August 15, 2019, Posted by: James
Why is Japan obsessed with food
There are very few foreigners who cross the pond and manage to spend several years in the land of the rising sun without falling head over heels for the food. On occasion i'll hear of a traveler that doesn't like Japanese food, but it's pretty hard not to like it after a couple years.
If somebody asked me to describe what makes a dish Japanese food in a technical way, I would simply say "food characterized by kombu stock and the subsequent umami".
If somebody asked me me the same question from a spiritual standpoint, I would say "incredible delicacy and attention to detail... and tsuyu flavor".
But I digress. Why is Japan so obsessed with food? Not that I'm complaining. I still don't consider myself a particularly good cook, or a foodie as the kids put it, but before I came to Japan I didn't care at all. I used to buy 6 or 7 frozen pizzas when they went on sale at Meijer, and consider my food problems solved for the week.
I spent the first year of my Japan life eating at izakayas, because that's where people drink. The side dishes, and random things on the menu were so good, that I suddenly became interested in going to bistros and Japanese restaurants.
By my third year in Tokyo, I was spending hundreds of dollars a week on food and drink, and not regretting it. There was something liberating about experiencing new flavors and foods. I distinctly remember the first time I ever had a katsu-don because the flavor of tsuyu blew my mind.. and who doesn't like deep-fried pork cutlets.
There's so much of this kombu stock (or dashi, in Japanese) flavor in Japanese cuisine that somebody eventually coined the term umami to describe it. I still don't really understand the specifics of what umami is, so in my head I just consider it how much something reminds me of tsuyu. If you're not familiar with tsuyu, go to your local asian market and buy a little bottle and try it the next time you're pan-frying some chicken. It will blow your mind.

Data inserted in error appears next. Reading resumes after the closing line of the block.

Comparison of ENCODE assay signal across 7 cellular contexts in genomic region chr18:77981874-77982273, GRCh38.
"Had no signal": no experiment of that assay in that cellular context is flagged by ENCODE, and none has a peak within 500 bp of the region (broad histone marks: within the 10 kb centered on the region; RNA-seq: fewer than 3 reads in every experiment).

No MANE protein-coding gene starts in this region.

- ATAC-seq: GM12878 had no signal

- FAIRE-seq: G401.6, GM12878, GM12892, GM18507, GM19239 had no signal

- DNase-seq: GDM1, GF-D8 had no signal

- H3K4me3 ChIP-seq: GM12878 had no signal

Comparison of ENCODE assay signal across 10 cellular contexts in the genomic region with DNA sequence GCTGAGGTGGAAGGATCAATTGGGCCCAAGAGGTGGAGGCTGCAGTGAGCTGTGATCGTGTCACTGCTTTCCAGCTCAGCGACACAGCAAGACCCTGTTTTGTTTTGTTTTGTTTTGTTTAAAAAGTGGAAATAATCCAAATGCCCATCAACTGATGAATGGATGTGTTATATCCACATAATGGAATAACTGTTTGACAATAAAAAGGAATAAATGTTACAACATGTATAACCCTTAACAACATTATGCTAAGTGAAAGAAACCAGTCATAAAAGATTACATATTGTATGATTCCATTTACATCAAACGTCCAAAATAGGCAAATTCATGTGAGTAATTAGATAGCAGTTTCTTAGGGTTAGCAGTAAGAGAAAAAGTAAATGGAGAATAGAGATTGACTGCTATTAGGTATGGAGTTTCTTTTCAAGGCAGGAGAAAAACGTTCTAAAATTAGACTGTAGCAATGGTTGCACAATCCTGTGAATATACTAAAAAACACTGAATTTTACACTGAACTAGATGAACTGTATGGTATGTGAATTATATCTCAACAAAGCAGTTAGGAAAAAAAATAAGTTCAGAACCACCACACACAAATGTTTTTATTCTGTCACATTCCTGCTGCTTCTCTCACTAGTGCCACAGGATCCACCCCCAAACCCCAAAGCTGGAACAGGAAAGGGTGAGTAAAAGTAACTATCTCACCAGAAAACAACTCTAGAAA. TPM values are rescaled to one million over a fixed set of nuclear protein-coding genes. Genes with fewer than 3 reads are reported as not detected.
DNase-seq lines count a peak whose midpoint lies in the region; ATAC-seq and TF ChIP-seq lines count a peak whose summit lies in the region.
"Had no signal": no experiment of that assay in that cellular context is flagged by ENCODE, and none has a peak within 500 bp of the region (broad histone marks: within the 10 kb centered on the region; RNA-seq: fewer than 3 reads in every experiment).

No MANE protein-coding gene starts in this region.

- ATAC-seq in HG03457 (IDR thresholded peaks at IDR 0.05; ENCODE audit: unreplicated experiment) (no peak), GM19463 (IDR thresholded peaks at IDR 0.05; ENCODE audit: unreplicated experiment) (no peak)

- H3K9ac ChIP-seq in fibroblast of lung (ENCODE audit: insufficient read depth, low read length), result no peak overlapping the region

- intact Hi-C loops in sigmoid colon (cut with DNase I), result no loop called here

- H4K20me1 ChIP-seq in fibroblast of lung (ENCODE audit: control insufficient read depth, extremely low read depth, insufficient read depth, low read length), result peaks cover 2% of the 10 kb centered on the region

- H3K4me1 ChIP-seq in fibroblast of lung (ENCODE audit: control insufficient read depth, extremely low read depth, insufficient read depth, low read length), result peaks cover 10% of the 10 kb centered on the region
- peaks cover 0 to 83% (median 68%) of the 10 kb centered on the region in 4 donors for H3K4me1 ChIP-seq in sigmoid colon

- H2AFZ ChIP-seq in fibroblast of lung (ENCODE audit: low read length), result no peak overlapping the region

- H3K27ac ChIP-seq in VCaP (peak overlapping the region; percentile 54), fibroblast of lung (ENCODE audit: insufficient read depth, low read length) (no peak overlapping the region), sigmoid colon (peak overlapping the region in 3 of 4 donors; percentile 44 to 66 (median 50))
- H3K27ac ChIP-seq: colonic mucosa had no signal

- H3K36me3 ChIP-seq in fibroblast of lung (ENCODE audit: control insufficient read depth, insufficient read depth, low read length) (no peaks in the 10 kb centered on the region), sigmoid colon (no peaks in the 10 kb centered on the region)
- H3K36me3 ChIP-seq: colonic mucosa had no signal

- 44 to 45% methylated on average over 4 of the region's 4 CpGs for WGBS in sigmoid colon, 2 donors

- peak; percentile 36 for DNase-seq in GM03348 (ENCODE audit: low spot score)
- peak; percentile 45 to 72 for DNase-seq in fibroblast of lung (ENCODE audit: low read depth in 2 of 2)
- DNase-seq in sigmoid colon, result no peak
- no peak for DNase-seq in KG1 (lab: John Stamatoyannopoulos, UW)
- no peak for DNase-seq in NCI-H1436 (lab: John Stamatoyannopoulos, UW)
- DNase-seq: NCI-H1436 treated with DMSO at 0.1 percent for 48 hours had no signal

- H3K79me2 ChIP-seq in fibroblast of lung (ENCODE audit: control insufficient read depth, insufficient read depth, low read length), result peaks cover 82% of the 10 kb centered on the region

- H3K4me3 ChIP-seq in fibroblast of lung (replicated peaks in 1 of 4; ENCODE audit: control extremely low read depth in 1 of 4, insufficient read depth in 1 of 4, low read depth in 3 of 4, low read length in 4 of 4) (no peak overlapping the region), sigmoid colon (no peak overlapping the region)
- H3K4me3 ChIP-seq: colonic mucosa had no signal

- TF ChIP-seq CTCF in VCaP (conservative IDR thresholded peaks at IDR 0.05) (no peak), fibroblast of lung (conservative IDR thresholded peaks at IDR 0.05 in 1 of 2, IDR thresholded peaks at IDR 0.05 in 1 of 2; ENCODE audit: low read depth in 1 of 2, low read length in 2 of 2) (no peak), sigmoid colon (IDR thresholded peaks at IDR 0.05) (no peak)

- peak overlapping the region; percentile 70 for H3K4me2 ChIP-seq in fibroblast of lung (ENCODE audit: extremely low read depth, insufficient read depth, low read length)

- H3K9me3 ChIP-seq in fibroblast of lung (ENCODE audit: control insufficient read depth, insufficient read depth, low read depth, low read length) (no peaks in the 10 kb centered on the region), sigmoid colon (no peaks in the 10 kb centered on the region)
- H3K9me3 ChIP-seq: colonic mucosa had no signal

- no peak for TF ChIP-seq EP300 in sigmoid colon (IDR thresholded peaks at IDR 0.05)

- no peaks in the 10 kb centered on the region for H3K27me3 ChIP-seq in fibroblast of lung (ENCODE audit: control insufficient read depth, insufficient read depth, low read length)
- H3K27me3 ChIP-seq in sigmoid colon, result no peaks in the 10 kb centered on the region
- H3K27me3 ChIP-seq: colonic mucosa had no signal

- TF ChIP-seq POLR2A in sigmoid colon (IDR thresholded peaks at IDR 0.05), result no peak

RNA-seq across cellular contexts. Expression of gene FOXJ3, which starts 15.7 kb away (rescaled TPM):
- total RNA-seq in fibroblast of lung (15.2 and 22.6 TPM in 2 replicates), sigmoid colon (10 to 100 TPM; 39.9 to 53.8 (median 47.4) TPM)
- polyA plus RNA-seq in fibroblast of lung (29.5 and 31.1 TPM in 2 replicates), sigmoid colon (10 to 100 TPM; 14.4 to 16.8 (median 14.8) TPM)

Personally I think that food tends to bring middle class people together in countries where groups are important. A lot of people have experienced family dinner as a child, and the lucky ones still get to experience it as an adult.
Japanese culture takes this to the next level since the culture is basically just concentric circles of groups vying for every Japanese person's attention.
Every event in Japanese culture seems to have food. You go to "watch flower?" - bring food. Sporting event? Bring food. Taking a train to an onsen? Bring food. Not even hungry, because your train to the onsen leaves at 9:30 am on a Saturday? It doesn't matter. The unspoken rule is that you eat on the train.
There's a certain image for every situation, and food is a big part of it for Japanese people. One part of learning the culture ends up being learning what kind of food is appropriate for every situation.
Anyway, when food plays this big of a role in daily life, I suppose you start to really hone your craft.
Or, maybe it has something to do with Japan's collective obsession with France, and the pedestal they put it on. The world may never know.You must be Logged in to comment (it's easy)